The most recent session of GriefShare, in the spring, had 27 participants. More are expected in the fall session.

“It’s going to take off,” York said. “We had to move. There’s such a need for this in the community.”

The Rev. Greg Hatfield, the senior associate minister at Trinity, agreed.

“There’s undealt with grief from illness, divorce, death. I see it every day in some form,” he said. “We want people to deal with it in a healthy way.”

The sessions address topics surrounding grief, including Living With Grief, The Journey of Grief, When Your Spouse Dies, Surviving the Holidays, and what the group calls “secondary grief.”

“My sister who died was a teacher,” Morgan said. “The next fall, I walked into Staples and saw the notebooks and just started crying. That’s secondary grief.”

Everyone experiences it in different ways, often months or years after the fact, York said.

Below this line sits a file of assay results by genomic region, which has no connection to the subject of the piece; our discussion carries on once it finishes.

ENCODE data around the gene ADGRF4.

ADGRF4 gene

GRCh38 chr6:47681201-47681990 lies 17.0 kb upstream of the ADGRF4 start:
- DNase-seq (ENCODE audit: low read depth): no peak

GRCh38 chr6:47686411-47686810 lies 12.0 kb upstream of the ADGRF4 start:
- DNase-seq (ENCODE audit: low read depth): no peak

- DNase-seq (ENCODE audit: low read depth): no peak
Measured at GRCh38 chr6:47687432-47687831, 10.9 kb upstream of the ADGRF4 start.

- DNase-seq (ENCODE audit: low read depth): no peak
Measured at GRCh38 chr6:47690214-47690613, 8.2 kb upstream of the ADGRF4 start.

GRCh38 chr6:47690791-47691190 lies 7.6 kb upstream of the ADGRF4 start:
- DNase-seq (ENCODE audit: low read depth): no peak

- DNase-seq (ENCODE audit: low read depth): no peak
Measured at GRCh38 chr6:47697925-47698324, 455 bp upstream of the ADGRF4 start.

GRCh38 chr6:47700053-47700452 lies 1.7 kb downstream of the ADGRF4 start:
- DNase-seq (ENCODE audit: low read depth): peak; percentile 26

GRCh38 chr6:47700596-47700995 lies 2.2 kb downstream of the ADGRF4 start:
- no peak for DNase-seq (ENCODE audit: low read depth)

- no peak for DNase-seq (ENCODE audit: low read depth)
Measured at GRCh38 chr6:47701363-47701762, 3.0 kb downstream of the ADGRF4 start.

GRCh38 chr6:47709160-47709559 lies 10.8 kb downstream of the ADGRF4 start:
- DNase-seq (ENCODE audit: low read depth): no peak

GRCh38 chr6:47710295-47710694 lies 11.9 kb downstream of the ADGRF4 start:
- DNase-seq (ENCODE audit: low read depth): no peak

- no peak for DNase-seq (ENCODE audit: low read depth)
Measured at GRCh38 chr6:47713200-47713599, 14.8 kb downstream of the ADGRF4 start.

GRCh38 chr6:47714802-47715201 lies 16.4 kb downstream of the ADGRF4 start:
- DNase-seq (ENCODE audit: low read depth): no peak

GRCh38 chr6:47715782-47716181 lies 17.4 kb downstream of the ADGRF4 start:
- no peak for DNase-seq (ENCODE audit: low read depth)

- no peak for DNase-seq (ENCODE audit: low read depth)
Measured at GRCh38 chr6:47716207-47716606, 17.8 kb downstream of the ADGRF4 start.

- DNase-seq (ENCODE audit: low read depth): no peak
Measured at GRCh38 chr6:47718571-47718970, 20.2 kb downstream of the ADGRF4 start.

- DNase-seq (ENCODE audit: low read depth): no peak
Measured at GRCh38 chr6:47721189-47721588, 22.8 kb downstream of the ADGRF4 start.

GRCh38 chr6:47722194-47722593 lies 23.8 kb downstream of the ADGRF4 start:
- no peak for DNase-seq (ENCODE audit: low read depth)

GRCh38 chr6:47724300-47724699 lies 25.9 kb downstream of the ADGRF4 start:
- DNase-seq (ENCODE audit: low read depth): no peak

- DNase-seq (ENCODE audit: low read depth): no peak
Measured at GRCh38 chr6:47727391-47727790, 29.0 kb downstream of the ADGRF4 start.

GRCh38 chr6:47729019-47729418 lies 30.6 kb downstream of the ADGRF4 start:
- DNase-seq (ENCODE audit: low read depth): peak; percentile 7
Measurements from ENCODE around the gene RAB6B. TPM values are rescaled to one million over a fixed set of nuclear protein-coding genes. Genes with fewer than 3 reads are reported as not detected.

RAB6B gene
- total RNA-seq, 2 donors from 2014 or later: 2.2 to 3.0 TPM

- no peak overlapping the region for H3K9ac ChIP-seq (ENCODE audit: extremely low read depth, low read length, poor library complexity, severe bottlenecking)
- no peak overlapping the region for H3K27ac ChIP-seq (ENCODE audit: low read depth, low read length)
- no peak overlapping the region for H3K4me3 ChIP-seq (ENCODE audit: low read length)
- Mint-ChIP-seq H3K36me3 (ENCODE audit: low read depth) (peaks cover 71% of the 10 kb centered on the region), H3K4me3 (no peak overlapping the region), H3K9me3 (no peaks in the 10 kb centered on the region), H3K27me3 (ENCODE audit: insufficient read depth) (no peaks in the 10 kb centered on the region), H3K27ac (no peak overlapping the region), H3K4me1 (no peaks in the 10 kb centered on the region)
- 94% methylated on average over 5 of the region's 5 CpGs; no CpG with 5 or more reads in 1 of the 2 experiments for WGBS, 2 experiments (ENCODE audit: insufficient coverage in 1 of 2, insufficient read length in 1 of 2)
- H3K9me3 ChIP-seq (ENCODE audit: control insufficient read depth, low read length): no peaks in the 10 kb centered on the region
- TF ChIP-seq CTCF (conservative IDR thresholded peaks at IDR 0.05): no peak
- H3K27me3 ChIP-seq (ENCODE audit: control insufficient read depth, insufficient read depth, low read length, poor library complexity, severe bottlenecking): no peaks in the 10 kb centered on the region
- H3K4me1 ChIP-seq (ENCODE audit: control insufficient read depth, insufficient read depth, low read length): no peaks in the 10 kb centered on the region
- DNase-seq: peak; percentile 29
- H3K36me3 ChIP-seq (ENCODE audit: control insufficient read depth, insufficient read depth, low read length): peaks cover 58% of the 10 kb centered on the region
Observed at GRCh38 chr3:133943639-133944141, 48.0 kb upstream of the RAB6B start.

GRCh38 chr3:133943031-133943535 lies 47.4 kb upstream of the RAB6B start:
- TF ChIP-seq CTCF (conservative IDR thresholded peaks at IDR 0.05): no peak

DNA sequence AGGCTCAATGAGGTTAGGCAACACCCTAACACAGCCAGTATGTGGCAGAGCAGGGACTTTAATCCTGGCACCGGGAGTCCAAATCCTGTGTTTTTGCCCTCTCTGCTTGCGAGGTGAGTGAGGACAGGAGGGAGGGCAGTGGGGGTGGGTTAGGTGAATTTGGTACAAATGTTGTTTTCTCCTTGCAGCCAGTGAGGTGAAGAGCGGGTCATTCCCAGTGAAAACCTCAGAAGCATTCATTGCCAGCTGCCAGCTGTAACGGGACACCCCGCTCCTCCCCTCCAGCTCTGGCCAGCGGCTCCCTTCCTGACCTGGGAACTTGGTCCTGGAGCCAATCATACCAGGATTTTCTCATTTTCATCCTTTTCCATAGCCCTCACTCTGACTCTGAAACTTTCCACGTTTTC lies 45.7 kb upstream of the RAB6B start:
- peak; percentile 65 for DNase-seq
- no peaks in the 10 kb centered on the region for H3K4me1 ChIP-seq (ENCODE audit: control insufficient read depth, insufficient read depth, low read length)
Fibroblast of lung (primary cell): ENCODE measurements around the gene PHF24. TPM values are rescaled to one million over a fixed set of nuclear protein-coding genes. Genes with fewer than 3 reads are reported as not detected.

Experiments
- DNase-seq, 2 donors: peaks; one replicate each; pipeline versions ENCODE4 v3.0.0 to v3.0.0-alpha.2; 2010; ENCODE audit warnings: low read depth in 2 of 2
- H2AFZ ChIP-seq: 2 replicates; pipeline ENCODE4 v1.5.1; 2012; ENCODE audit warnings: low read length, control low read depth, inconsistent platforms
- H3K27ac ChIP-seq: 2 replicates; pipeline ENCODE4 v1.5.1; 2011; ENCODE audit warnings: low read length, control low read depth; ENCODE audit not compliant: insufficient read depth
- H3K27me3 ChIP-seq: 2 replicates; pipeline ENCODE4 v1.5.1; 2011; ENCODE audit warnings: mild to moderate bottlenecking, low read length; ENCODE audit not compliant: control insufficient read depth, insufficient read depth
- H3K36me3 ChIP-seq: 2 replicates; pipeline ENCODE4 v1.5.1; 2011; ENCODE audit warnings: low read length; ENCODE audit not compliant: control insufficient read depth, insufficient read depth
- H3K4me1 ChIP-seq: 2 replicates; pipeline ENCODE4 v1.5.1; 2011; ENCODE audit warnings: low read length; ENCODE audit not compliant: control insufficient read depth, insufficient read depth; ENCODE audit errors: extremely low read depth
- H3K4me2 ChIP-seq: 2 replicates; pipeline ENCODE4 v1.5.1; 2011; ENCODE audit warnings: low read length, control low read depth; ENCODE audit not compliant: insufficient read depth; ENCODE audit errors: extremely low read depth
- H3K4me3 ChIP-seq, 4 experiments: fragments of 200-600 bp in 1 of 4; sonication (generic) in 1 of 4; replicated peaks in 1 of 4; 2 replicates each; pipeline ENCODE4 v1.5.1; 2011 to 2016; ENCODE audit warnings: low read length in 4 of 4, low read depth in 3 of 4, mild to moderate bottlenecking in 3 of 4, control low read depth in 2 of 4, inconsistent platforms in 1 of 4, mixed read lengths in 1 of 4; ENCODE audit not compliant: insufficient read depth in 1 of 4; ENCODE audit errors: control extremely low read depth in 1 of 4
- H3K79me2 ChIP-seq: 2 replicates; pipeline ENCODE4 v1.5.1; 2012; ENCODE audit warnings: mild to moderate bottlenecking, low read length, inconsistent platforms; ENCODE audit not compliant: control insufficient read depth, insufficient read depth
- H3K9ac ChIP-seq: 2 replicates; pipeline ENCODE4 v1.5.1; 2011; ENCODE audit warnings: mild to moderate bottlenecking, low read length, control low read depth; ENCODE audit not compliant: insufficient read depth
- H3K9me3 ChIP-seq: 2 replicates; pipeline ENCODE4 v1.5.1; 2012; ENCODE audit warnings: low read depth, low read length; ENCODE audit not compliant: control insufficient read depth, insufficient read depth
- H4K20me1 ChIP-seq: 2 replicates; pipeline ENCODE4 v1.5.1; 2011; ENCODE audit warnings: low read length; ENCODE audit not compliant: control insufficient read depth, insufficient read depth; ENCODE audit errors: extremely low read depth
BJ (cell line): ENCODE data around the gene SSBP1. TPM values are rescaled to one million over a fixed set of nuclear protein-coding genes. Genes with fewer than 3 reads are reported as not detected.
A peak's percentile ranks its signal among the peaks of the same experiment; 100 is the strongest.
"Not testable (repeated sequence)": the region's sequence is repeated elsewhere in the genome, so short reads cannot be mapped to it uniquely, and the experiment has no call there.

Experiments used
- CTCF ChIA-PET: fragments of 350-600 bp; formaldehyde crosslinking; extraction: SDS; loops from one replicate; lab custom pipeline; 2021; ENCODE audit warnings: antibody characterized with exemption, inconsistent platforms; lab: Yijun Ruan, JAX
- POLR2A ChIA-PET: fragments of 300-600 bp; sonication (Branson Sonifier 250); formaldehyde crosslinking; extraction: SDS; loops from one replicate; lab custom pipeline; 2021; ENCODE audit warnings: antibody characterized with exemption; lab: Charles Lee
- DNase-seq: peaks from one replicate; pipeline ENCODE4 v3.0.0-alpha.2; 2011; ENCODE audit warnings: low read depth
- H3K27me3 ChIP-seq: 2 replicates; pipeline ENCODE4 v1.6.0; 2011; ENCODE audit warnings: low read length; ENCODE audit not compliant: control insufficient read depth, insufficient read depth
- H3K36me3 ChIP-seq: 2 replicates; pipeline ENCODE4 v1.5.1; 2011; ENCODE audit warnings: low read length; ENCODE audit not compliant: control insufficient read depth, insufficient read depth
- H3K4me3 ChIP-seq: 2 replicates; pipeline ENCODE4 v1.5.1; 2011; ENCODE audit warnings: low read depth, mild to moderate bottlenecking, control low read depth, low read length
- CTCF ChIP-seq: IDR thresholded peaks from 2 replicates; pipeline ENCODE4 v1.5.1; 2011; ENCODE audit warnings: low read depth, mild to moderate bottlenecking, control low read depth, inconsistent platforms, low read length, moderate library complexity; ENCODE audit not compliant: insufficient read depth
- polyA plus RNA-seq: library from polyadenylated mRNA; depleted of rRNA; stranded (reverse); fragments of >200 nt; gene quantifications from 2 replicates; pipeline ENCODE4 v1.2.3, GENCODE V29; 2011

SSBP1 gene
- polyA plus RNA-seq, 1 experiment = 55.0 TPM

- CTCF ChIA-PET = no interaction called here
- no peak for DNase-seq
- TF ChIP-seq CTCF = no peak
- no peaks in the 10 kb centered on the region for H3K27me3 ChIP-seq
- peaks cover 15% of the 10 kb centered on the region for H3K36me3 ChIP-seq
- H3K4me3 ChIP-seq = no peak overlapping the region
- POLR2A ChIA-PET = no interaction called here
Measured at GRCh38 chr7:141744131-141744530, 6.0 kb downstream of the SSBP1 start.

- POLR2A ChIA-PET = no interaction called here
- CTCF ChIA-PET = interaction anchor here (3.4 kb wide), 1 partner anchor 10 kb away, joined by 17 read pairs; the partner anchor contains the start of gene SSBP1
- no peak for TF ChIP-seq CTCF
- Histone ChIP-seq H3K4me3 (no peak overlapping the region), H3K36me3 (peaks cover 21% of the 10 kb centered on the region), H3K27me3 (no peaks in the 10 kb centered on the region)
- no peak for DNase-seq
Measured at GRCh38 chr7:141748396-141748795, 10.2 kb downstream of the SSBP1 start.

“I have a terrible time going to weddings,” she said. “I think about how old Katie would be. That part of her life is over. I can get through the wedding, but I can’t watch the father-daughter dance. I still can’t.”

The group aims to be a safe place to work through issues of grief, Morgan said.

“Generally in America, you take two or three days for the funeral and go back to work,” she said. “You’re supposed to be over it in two to three months. Your friends are tired of hearing about your grief. People want you to feel better again. GriefShare is a wonderful place where you’re loved and accepted and no one is going to say, ‘move on.’”

Sally Sollie, like a number of participants, has attended GriefShare more than once. The 85-year-old’s husband died of Alzheimer’s disease.

“I was lost after he left,” Sollie said. “I was very much secluded in many ways during my husband’s illness. This was a way of reaching out.”

She liked GriefShare because “they deal with the emotion, spiritual and physical side effects of grief.”

The program is “biblically centered,” York said. Participants are offered workbooks with prayers, and one week focuses entirely on heaven.

“We have a view toward eternity,” York said. “I know where I’m going to be at the end of my life. I’m going to be with my Lord, and I’m going to be with Katie. I have that hope.”